1. by Lana
    1:26 am
    Nov 27, 2011

    Awww, thanks, Ilke!
    These look so good, but I don’t think they are the part of breakfast pastries offered in Serbian shops! I can eat pastries for breakfast every day (if metabolism allowed:(
    I know simit and pogaca. One of my favorites is “djevrek”, shaped like a ring, covered with sesame seeds, crispy, and similar to hard pretzel or bagel dough. I am sure it’s of Turkish origin:)

  2. by Gokce
    7:16 am
    Nov 27, 2011

    As usual looking gorgeous :-)

  3. by Lisa @ Tarte du Jour
    10:43 am
    Nov 28, 2011

    I could just smell this coming out of the oven! It looks heavenly. I love that you look for recipes for things that you bought in a bakery in Turkey. I’m sure it warms your soul!

  4. by Lemon
    4:33 pm
    Nov 28, 2011

    This looks delicious. I especially like this recipe as it is something new, at least for someone not knowing too much about Turkish bakeries.

  5. by rebecca
    10:59 pm
    Nov 28, 2011

    wow these look amazing and loved simit we rented an apartment in Istanbul and I would get from the little bakers there and munch on them as we strolled around :-)

  6. by Karen
    12:06 am
    Nov 29, 2011

    Yum! Butter loaded always sounds perfect to me. They look great…

  7. by Parsley Sage
    6:02 am
    Nov 29, 2011

    Mmm! These look fabulous! And I’d love to have one with tea or jam. Maybe even go wild and have one with tea AND jam :)

    Let us know how your mom’s recipe works out too!

  8. by Angie@Angiesrecipes
    10:46 am
    Nov 29, 2011

    Beautiful rings! They would make a great breakfast with a pot of freshly brewed black coffee!

  9. by buket
    12:25 pm
    Nov 29, 2011

    Oh my GOD looks great !!

  10. by Melanie @ Melanie Cooks
    3:38 pm
    Nov 29, 2011

    What a nice pastry! I’d love to have some with coffee for breakfast!

  11. by Lisa
    4:01 pm
    Nov 29, 2011

    Oh my! Those looks so good, Ilke! There is nothing like finding the perfect recipe for something you’ve had from a favorite bakery or restaurant that you can no longer get..but dream of. They look amazing..croissant donuts a good nickname, perhaps? Oh, who cares, I just want one now! So beautifully golden and flaky – and you can wear them around your wrist and eat as desired!! LOL Will bookmark this and tackle it after tha holidays :)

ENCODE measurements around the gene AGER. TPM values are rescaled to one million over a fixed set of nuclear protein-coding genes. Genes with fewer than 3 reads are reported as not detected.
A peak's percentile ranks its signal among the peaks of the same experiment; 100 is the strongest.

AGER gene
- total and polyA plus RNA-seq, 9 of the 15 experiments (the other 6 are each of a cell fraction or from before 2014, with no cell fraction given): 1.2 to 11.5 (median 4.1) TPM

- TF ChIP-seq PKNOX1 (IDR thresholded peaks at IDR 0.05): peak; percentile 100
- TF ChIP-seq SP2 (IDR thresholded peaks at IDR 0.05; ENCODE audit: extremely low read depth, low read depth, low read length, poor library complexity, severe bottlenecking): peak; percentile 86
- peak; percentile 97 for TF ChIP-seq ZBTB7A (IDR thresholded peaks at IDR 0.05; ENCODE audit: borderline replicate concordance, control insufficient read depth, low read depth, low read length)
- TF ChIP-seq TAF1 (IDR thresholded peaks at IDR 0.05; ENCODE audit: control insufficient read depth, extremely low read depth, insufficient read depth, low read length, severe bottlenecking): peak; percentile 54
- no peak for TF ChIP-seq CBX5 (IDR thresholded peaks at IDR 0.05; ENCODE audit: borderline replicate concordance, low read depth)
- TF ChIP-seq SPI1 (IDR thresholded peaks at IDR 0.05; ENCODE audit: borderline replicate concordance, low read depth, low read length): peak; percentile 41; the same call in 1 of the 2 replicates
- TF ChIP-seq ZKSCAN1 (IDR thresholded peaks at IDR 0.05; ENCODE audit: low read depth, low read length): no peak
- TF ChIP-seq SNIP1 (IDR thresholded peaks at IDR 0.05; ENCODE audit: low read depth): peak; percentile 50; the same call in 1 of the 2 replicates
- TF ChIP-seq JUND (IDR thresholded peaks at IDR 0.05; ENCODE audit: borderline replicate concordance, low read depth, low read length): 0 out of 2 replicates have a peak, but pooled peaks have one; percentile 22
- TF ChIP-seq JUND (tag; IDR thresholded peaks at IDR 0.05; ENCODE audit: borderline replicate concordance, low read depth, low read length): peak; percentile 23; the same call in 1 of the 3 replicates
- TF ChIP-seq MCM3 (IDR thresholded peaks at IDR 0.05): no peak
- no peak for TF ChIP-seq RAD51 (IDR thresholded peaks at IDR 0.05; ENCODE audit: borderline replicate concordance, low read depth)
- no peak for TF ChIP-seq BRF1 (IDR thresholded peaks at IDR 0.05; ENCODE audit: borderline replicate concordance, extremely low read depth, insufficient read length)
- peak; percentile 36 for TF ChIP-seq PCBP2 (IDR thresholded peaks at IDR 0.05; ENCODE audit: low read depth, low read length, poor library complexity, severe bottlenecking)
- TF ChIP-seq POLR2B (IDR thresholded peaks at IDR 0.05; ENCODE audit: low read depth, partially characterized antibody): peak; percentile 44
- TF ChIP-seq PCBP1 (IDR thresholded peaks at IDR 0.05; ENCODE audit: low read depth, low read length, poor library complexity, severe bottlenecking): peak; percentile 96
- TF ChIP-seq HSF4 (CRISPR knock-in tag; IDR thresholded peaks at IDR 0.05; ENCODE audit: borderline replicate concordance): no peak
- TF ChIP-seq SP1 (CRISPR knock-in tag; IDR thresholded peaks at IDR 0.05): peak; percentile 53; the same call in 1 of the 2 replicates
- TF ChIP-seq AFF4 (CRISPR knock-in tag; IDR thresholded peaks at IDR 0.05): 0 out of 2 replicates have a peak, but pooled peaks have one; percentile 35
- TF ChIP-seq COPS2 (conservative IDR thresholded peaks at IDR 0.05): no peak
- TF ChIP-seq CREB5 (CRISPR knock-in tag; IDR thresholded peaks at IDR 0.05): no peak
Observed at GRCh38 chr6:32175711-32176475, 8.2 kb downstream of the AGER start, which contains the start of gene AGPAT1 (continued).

Oh…good luck on getting those pans! I’m in the same boat myself, so I mostly use stainless steel now.

  12. by Snippets of Thyme
    1:51 pm
    Nov 30, 2011

    Oh, how I would love to go to Turkey and sample one of those acmas. They looks so warm and delicious. Thank you for leaving such wonderful comments on “Snippets”. Yes, to achieve the low light photos, I almost completely close the blinds to my room and then put my aperture wide open. I have more failures than successes but I’m still trying to figure it out too.

  13. by All That I'm Eating
    2:26 pm
    Nov 30, 2011

    Mmmm these look lovely. I like how you said you can have them with olive paste or jam, whatever takes your fancy! I bet they make a wonderful start to the day.

  14. by Peggy
    6:56 am
    Dec 2, 2011

    This is definitely my kind of indulgent breakfast item =) Can’t wait to hear about your mom’s recipe for Acma too =)

  15. by Shelley
    12:33 pm
    Dec 2, 2011

    I didn’t know you were blog buddies with Esra- I was just on her site and saw your comment. Not that I can read the Turkish language. I just go to Esra’s site to drool. Doi you know she and I went to Le Cordon Bleu at the same time for Basic Patisserie? Anywho, these Acma look divine. I like anything related to a croissant. I’m going to take your suggestion and eat my next croissant with an olive tapendade. Sounds like it would be a terrific combo!

  16. by Mrs Ergül
    12:05 am
    Sep 10, 2013

    Hello there dear Ilke! I too have been looking for a good acma recipe since we came back. will you be making your mother’s recipe soon?? =P

  17. by Ilke
    10:36 pm
    Sep 10, 2013

    Hopefully soon, lately I am having hard time to juggle everything but I am hoping to get my hands in dough soon. Will let you know!